The ROI represents just one of the Obama Administration’s efforts to provide better financial support and infrastructure for rural America. Shortly before launching the ROI, for example, the USDA announced the $150 million Rural Business Investment Company (RBIC), which allows the USDA to help facilitate private equity investments in innovative agriculture-related businesses. The first RBIC fund is being managed by Advantage Capital Agribusiness Partners.

“We started with one RBIC $150 million fund and it is already making equity investments in small businesses around the U.S. and in a variety of food and agriculture-related businesses. We have conditionally licensed two other RBICs. If they are fully funded, they will exceed $165 million additional dollars of equity opportunity,” said Secretary Vilsack. “There are several other RBIC applicants in the queue waiting to file applications. We have been excited about the response and reaction to our first conference.”

The USDA has also certified another two investment firms under the program: Meritus Kirchner to raise a $100 million in growth or expansion stage funds and Innova Memphis to raise between $25 and $40 million seed and early-stage venture fund.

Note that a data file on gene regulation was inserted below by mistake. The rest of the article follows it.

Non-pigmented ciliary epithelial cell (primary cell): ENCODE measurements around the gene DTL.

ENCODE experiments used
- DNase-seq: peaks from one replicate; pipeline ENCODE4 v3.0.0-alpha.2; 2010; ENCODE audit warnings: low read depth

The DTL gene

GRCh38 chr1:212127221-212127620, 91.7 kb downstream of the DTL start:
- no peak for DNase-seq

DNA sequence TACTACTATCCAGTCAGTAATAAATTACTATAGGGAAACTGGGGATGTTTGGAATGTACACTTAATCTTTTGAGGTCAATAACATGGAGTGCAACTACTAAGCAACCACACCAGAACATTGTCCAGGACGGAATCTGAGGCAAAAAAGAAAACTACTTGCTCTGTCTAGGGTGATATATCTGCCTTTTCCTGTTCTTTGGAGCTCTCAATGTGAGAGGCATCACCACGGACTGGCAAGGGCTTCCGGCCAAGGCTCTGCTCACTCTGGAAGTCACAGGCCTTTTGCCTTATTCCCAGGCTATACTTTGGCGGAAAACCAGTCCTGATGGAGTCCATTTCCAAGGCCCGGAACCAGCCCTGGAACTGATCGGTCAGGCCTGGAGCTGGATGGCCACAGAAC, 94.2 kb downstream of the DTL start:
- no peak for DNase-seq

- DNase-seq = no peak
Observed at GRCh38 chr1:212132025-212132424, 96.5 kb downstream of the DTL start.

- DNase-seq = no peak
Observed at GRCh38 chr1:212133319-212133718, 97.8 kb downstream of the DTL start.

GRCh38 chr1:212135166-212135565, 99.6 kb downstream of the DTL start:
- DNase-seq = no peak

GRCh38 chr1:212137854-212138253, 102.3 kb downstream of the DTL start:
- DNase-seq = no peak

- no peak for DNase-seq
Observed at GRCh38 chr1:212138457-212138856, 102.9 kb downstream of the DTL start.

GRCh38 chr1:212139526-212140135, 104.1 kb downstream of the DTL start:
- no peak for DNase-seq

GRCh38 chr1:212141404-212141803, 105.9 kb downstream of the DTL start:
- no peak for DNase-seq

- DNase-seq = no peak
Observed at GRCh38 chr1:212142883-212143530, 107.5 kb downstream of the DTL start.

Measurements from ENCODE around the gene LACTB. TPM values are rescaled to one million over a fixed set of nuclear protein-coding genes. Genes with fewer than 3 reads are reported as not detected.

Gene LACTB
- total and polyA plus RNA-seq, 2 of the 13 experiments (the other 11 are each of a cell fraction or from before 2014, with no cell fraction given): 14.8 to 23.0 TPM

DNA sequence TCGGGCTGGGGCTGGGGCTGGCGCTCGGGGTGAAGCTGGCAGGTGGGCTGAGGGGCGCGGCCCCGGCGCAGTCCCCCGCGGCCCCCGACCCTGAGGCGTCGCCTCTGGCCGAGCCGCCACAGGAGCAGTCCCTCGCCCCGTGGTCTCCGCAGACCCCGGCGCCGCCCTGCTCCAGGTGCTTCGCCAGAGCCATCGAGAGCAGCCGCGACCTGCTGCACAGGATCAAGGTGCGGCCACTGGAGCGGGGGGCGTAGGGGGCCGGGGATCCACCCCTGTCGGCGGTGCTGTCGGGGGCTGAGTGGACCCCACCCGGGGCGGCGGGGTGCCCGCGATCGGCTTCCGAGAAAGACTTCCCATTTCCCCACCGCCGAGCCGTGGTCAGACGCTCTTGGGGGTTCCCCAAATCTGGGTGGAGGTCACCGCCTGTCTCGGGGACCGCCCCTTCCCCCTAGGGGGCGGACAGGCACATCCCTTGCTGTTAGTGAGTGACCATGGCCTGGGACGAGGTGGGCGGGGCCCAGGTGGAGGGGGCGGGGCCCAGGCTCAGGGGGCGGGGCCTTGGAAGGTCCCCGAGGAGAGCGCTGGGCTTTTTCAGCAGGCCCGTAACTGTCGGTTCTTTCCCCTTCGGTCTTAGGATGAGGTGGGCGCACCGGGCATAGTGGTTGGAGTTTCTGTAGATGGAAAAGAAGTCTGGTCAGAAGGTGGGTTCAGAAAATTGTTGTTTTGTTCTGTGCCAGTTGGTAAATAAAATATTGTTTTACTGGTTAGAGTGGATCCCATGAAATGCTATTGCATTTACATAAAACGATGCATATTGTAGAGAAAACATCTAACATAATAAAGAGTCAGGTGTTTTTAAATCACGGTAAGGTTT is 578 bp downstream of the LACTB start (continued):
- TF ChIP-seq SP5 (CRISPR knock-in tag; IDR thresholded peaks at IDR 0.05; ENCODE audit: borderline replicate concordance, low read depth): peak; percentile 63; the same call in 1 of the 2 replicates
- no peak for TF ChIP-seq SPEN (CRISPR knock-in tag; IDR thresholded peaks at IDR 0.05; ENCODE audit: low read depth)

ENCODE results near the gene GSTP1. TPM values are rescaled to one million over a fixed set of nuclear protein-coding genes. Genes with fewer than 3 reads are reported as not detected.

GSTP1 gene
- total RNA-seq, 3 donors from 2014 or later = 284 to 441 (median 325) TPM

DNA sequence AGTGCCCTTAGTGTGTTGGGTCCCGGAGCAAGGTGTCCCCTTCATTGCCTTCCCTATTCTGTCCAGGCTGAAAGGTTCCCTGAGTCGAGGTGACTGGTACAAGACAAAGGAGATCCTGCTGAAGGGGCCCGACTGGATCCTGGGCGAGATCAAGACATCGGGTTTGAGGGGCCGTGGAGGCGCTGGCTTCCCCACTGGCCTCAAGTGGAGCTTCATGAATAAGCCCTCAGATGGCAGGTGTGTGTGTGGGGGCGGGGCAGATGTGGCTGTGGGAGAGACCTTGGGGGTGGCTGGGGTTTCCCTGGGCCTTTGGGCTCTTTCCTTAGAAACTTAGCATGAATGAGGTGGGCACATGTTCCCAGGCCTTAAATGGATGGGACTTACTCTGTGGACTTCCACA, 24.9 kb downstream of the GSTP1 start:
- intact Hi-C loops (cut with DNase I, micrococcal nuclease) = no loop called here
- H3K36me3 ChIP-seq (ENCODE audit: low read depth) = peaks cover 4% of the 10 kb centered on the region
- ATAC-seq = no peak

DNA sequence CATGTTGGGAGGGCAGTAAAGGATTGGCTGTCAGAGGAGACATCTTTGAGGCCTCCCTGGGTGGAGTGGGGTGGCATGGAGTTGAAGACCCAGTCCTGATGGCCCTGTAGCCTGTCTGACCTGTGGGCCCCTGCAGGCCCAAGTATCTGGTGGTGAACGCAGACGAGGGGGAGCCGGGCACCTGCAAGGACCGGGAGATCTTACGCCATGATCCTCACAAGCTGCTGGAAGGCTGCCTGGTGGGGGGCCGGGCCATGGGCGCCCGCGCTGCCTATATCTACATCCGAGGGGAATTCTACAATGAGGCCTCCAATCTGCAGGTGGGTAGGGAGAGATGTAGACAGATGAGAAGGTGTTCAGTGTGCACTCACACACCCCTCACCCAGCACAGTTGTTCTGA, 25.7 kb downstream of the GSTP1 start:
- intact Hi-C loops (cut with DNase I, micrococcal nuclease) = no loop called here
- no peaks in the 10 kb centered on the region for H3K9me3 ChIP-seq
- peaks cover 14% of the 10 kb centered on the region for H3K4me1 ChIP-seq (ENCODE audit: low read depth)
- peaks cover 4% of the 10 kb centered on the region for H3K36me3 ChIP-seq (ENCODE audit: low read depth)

“Innova will mainly target early stage, technology-based companies that fall in the AgTech category,” Innova board chairman Jan Bouten recently told AgFunderNews. The firm is seeking companies with strong, defensible technologies that are offering market-ready products or services. “We need management teams that understand the industry sector they’re going after,” said Bouten. “We look for opportunities with reasonable capital needs to get to market.”

Secretary Vilsack’s report on the ROI’s first year comes in advance of the second White House Rural Opportunity Investment Conference in Washington, D.C., which will focus on building equity capital in rural America. Connecting senior leaders from financial institutions, fixed income funds, and other investors with rural business leaders, senior-level Government officials, economic development experts, and program sponsors will be a main focus of the event.

As for the future of agriculture, Secretary Vilsack sees agtech playing a leading role; the more information farmers have about their land, the closer they will be to it and the better off they will be, he said. “The assembly and analysis of information will be important for their ability to translate this information into business decisions that farmers can apply to the farm, whether it be more efficiency with the inputs they use, or a better understanding and appreciation of which crops to plant in what time frame.”